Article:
The freelance writing circuit is competitive. For every job you apply for, there are likely hundreds of other, equally qualified writers applying for the same gig!
As a freelance writer, standing out is crucial – and one way you can stand out from the crowd is to create a winning proposal.
Your proposal may be the first exposure a freelance writing client will have of you, your writing and your brand. Wow them from the first word of your communication.
Here are my five proposal must-haves that are needed at a minimum to allow you to compete in this market:
1. A Professional Portfolio or Website
In today’s modern, digital age, it’s difficult to become a successful freelance writer without a professional online portfolio. When you apply for a job and send off a pitch, or email a proposal to a potential freelance writing client, you need to include proof of your experience, and the best way to do this is to have your own personal portfolio website.
We writers may be more verbally inclined and not so super tech-savvy, so I know to some, this might sound a little daunting. But, it doesn’t have to be.
Creating your own online portfolio is simple. Template-based sites like Clippings, WordPress, Wix and SquareSpace make setting up a site fast and affordable. Simply add a bio, gather your best clips and links, and upload them to your website. These done-for-you template-based websites provide the simplest route to getting a professional-looking portfolio website online.
2. Related Content
The best way to snag a new freelance writing client is to show them that you’ve already completed a similar job successfully. This entails sending over content that directly relates to the project you’re applying for.
For example, say your potential client needs content for a new auto dealership website. To show off your chops, send that client automotive-focused content. Maybe that’s a flyer or marketing brochure for another dealership; maybe it’s a series of blog posts you wrote for a local mechanic, or maybe, if you’re lucky, you wrote for another similar dealership site. Whatever it is, show them you have experience and knowledge in their space, and you’ll instantly catapult yourself over the other candidates vying for the job.
If you don’t have any experience writing for this industry and you really want the gig, consider writing a small related sample to show off your skills and ability to write in the industry.
3. A Custom Cover Letter
You’re a professional writer, so putting together a well-written, persuasive cover letter shouldn’t be that difficult, right? Well, you’d be surprised how many writers I see using cookie-cutter, template cover letters. They write one email, and then they send it out to dozens of potential clients all at once – sometimes even BCCing them all on the same exact message!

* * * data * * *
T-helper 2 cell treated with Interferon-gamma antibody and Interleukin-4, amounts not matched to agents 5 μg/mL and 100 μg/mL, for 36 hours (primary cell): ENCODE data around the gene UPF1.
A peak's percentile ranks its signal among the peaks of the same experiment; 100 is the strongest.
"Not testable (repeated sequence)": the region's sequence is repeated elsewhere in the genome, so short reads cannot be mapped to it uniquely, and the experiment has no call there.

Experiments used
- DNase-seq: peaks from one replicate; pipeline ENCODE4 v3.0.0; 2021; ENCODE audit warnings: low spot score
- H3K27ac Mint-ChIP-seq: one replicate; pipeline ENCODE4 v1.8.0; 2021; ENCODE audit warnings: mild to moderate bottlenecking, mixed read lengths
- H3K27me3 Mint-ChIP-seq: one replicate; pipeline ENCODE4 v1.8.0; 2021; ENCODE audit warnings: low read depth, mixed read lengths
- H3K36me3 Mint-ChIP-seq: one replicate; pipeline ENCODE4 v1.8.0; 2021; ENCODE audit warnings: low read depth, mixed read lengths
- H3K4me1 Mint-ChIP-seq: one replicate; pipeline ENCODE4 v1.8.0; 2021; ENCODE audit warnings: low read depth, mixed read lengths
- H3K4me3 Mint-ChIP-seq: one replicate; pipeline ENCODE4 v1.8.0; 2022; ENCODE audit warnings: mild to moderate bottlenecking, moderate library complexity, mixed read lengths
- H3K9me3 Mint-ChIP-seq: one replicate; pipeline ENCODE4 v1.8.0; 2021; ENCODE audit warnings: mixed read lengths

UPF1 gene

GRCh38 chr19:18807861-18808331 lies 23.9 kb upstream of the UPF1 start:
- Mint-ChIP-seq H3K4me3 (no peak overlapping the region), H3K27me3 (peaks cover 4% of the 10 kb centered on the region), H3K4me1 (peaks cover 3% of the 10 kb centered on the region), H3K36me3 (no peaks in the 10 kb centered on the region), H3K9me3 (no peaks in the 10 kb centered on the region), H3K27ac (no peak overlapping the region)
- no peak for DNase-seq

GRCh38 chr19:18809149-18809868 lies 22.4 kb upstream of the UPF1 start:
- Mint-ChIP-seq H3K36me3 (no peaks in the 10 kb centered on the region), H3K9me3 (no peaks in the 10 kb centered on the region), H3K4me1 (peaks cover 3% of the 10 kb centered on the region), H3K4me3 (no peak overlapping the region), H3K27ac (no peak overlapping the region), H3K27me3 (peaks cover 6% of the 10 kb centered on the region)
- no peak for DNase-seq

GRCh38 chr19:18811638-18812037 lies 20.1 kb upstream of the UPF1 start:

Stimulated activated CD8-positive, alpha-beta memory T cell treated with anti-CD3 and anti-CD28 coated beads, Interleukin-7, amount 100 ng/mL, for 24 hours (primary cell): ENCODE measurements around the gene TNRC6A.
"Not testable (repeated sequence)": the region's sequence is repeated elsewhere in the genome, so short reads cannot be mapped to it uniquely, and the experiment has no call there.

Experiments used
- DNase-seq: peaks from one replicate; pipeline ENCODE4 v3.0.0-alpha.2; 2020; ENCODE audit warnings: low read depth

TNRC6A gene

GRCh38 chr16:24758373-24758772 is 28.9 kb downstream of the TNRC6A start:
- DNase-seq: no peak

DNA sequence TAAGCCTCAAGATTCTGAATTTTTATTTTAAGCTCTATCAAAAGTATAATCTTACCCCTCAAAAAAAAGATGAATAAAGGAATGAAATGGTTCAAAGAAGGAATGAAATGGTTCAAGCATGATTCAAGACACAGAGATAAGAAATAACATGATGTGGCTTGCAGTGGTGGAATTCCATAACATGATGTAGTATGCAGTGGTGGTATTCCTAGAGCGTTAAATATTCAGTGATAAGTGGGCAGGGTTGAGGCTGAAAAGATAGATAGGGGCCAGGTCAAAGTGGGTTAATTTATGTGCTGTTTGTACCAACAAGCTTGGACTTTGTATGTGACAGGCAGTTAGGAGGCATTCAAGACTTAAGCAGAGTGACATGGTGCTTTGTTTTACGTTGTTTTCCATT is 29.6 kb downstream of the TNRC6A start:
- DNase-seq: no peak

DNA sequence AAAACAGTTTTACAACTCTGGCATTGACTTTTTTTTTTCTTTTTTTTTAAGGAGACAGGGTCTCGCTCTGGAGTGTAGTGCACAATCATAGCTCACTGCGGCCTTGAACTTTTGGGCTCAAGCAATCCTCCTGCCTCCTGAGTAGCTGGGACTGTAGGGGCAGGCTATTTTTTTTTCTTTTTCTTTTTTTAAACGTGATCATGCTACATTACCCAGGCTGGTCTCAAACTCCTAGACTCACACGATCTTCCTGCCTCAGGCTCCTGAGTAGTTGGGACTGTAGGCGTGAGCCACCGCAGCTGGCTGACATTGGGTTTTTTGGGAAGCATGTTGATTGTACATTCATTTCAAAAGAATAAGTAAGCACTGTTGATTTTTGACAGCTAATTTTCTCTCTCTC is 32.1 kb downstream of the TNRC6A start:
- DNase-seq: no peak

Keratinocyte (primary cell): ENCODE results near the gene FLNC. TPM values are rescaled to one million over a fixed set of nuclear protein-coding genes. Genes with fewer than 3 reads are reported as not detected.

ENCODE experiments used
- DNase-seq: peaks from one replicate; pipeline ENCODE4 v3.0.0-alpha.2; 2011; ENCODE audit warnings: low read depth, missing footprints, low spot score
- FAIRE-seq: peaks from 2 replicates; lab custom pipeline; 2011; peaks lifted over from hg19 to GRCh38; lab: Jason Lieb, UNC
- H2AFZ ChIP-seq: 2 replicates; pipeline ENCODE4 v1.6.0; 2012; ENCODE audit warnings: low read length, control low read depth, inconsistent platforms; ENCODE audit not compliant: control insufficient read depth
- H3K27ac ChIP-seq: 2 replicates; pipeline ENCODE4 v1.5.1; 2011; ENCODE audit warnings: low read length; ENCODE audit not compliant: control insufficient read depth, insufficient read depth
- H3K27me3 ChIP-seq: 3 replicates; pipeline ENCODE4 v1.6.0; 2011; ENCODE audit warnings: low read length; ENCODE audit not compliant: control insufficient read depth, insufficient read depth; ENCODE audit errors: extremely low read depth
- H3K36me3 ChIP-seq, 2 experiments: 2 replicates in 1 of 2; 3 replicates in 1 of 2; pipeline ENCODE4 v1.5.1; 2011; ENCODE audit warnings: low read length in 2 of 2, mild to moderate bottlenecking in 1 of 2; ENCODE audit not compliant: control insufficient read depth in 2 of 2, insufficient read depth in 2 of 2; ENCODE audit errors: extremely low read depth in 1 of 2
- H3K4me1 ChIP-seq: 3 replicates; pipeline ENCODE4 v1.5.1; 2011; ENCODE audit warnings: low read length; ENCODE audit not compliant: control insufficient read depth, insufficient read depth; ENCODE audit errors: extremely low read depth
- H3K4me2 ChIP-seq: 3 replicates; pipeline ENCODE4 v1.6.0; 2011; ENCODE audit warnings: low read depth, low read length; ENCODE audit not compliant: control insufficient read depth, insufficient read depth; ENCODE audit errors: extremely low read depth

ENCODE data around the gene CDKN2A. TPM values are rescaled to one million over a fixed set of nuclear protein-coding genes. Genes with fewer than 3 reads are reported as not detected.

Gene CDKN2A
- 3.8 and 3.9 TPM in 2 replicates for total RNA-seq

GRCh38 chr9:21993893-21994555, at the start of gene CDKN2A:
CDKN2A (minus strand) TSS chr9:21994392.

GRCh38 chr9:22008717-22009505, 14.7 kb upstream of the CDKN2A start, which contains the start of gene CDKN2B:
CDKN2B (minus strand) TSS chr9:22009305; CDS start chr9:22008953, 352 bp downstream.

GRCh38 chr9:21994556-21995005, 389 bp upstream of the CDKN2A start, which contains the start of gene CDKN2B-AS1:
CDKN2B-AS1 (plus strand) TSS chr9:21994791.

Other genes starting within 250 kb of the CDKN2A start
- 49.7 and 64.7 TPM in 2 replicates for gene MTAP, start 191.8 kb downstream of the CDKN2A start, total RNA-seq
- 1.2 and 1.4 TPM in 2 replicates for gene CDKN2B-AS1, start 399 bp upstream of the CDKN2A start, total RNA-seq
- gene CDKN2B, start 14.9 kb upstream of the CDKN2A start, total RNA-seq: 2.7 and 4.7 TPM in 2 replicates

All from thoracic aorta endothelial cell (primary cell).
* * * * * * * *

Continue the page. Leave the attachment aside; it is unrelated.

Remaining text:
Sure, those clients don’t have the writing chops you do, but they will spot a canned message from a mile away. Sending canned messages is a sure-fire way to get turned down for the job.
When I am hiring writers, the first thing I do is throw out the canned messages. The canned message signals to me that the writer is not passionate and detailed enough to put some effort into it, which means that this person may not be the best candidate for the job.
If you want to lock down a freelance writing client, craft a customized, personalized cover letter for every single proposal and application you send out. Address the client directly, send over hand-picked clips and links, and discuss the client’s exact demands and needs. Take it from me: Template letters never work!
4. A Time and Cost Estimate
Regardless of what the project or task entails, there are two things every freelance writing client worries about: how much the project will cost and how long it will take.
While you might not be able to give a detailed cost estimate right away, you don’t want to leave the client wondering either.
If possible, give the client your rates, a rough time estimate or, at the very least, ask questions so that you can quote as accurately as possible. Clients will appreciate your honesty, and they’ll like having your information on hand when making a final hiring decision.
5. A Fast Response
You know how people run to the stores on Thanksgiving night and try to get first on the line to snag all of the best deals? Well, that’s exactly how you have to be when looking for freelance writing jobs.
There are two facets to responding:
1. Send in your proposal or pitch quickly. When you see a job posting or a call for pitches, don’t file it away for later. The client is in need of your services now – not this weekend or two weeks from then. If you wait too long, you might miss your chance or give up the job to another qualified writer. To make sure this doesn’t happen to you, set aside time every couple of days to apply for jobs and send off proposals. You might not always have something to apply for, but at least you’ll have the time blocked off in case.
2. Respond to the client as soon as possible. After you send off the proposal and the client responds back, make replying a priority. They need that content now, and they’re ready to get to work. Don’t make them wait. Show them just how interested you are in the job, and respond as quickly as possible. They’ll appreciate the urgency you offer, and you may even beat another writer they’re considering as a result!
Go Win Those Clients!
When I’m creating a proposal or pitch for a potential client, these are my 5 must-haves and they should be top on your list, too.
What else do you recommend for your freelance writing proposal?
Don’t forget to check out my other posts about freelance client management.